D. Pratt, L. Appleby, M. Piper, R. Webb, and J. Shaw. (2010). Suicide in recently released prisoners: A case-control study. Psychological Medicine, 40(5):827-835.
By Lori Whitten, Staff Writer, RTI International, Rockville, MD
Release from prison represents a critical—and risky—turning point for ex-offenders; newly released inmates have a markedly higher risk of suicide than the general population. Knowing the risk factors for suicide after prison release could help correctional staff identify and intervene with those who are in most need support to make the transition to the community. But information is lacking.
To help fill that knowledge gap, Jennifer Shaw, M.D., Ph.D., and colleagues at the University of Manchester in the United Kingdom examined all suicides committed by offenders within 12 months of their release from prisons in England and Wales between 2000 and 2002. For each case of offender suicide, they randomly selected one control and matched these individuals based on gender and date of release from prison. For three cases, no prisoner of the same gender had been released from prison on the same day, so the researchers excluded these individuals from the case-control comparisons.
Of the 256,920 prisoners released during the 3-year study period, 384 committed suicide within 1 year of entering the community. Shaw and colleagues found that the same characteristics linked with suicide among people in prison, according to prior research, were also associated with an elevated risk of suicide among offenders in the community. They include being older than 25, a history of alcohol misuse or self-harm, a psychiatric diagnosis, contact with mental health services during incarceration, and being identified as requiring Community Mental Health Services after release. The researchers also found that individuals who committed suicide after prison release were half as likely to have received supervision by probation services as those who did not. Former inmates of non-white ethnicity and those with a history of previous imprisonment (and longer stays in prison) were found to be less likely to commit suicide during the year after prison release.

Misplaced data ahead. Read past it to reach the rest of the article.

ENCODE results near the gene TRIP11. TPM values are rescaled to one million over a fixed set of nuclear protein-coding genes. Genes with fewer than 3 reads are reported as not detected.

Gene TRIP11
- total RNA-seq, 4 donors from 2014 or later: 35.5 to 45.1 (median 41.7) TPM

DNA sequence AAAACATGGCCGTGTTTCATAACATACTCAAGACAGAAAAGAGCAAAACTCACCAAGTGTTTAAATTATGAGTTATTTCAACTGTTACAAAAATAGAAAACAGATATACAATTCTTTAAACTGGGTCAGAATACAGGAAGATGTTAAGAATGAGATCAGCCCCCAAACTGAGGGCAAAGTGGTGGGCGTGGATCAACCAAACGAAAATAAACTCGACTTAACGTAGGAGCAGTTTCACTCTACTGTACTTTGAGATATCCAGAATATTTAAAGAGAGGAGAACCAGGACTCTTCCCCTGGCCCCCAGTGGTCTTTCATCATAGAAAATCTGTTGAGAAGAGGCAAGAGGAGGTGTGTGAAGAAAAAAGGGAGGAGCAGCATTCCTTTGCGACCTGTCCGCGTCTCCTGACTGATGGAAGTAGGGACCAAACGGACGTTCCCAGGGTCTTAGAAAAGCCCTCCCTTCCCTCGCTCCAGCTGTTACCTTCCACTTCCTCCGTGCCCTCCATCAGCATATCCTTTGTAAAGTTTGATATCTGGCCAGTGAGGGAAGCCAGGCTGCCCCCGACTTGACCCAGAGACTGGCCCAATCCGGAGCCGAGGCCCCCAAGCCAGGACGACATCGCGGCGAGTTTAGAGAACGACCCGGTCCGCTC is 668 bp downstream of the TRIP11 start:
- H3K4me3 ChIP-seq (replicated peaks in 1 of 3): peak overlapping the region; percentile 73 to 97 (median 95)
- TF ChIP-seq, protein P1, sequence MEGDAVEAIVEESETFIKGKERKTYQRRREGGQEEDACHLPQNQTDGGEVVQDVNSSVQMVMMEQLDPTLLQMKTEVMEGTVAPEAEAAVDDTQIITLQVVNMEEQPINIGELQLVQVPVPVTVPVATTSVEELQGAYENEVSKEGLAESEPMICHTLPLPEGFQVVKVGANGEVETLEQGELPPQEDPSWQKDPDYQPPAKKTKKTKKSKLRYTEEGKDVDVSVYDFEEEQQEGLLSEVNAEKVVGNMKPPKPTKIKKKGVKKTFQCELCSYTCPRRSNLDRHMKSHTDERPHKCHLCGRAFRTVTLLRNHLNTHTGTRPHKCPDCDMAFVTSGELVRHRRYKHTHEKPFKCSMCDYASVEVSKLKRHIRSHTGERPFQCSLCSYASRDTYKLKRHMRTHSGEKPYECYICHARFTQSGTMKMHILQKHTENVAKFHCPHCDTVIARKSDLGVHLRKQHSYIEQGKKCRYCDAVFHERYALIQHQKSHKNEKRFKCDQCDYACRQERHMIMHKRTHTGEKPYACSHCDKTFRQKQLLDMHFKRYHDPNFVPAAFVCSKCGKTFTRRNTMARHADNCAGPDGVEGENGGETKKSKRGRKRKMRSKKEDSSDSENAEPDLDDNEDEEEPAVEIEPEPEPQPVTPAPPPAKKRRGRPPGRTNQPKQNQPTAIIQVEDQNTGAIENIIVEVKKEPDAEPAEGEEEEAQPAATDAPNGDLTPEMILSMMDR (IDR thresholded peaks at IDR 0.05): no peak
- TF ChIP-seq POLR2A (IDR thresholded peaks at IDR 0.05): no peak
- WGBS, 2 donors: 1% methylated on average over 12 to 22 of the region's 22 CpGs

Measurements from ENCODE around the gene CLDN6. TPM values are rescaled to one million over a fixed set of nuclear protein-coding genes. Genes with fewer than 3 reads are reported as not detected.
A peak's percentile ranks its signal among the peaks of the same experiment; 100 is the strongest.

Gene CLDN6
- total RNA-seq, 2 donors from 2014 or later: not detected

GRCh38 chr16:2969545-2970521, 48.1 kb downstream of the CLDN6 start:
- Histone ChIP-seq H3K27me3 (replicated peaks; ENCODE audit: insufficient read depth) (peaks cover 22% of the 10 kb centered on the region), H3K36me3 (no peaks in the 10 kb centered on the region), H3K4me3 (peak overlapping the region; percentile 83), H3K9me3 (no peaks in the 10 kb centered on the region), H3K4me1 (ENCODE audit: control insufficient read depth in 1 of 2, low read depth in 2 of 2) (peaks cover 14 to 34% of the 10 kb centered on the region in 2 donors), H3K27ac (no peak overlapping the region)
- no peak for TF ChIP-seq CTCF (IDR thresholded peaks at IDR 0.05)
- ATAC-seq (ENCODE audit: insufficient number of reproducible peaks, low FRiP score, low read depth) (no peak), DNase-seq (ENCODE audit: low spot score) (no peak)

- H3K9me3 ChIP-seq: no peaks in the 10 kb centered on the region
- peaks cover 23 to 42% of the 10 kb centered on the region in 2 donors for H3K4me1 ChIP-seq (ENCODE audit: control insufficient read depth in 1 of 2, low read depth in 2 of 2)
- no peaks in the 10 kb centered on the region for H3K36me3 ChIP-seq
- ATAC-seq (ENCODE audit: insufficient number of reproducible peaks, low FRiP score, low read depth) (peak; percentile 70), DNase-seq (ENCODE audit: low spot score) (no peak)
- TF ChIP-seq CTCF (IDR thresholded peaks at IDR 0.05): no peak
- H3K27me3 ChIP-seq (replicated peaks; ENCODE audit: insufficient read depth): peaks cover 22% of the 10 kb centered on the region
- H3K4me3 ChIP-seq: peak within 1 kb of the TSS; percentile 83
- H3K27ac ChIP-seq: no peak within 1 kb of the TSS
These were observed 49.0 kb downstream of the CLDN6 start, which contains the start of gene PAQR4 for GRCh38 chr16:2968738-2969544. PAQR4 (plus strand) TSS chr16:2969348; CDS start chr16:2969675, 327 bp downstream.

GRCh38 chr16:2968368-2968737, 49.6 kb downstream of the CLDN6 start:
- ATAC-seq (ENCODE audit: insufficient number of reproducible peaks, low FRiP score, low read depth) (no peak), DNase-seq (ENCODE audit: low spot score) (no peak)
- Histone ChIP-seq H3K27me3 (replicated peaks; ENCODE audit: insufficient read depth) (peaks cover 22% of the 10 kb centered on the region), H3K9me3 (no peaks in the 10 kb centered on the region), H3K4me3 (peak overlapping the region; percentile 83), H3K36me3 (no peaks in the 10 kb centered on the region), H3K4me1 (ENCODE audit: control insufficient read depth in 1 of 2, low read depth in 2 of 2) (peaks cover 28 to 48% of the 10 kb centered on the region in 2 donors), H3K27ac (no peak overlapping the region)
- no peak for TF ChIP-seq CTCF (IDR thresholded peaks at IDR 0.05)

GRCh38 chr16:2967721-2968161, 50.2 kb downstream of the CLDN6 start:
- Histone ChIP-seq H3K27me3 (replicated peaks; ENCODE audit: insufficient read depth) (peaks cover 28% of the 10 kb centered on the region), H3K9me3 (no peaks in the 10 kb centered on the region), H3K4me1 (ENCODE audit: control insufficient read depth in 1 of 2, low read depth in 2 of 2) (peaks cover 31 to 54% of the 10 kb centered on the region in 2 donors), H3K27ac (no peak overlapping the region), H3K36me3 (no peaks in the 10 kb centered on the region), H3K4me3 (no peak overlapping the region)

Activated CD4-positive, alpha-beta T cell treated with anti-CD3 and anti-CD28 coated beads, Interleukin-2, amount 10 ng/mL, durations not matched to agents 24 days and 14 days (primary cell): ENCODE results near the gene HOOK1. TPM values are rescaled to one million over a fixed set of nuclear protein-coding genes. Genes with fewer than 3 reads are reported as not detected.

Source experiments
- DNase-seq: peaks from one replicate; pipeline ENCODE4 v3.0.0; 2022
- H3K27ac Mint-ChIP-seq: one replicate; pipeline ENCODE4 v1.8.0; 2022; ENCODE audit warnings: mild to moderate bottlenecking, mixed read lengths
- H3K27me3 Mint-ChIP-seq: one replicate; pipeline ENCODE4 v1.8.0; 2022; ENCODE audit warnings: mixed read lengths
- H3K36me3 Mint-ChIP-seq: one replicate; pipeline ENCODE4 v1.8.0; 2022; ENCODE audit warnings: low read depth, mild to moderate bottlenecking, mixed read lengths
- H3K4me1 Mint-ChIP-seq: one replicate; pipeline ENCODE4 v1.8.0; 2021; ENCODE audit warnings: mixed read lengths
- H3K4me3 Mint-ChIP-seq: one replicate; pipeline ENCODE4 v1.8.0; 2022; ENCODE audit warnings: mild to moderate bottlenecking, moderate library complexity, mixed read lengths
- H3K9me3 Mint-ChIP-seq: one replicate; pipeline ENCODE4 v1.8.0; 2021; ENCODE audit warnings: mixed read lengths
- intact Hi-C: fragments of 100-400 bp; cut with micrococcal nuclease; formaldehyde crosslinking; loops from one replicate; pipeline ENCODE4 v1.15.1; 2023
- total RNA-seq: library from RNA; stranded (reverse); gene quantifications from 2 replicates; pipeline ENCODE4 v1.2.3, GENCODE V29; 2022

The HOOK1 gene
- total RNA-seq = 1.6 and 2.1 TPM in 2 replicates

Based on their findings, Shaw and colleagues suggest that prisons in England and Wales have improved how they identify inmates at risk for suicide and provide mental health services during incarceration (see graph). “However, once the individual walked out through the prison gates, far less emphasis seemed to be placed upon suicide prevention,” the authors say (p. 833). To address this problem, the researchers suggest that prisons and the National Health Service focus on those most at risk and integrate steps for suicide prevention into each individual’s release plan. Because prison release can be unpredictable, especially for inmates who have not yet been convicted, staff should develop release plans as soon as possible after individuals enter the correctional facility and update as necessary. Better coordination among the community agencies that assist newly released prisoners with vital services—including probation supervision, primary health care, and community mental health, substance misuse, and social support—might help prevent suicides among these vulnerable individuals.
For more information contact Dr. Jennifer Shaw at the School of Community-Based Medicine, University of Manchester in Manchester, United Kingdom, email@example.com.
Some Differences Between Prisoners Who Did And Those Who Did Not Commit Suicide
A comparison of offenders who committed suicide within 12 months of their release from prison and those who did not suggests that mental health care begun during incarceration should continue in the community.
This blog is funded by a contract from the National Institute of Corrections, U.S. Department of Justice. Points of view or opinions stated in this document are those of the authors and do not necessarily represent the official position or policies of the U.S. Department of Justice.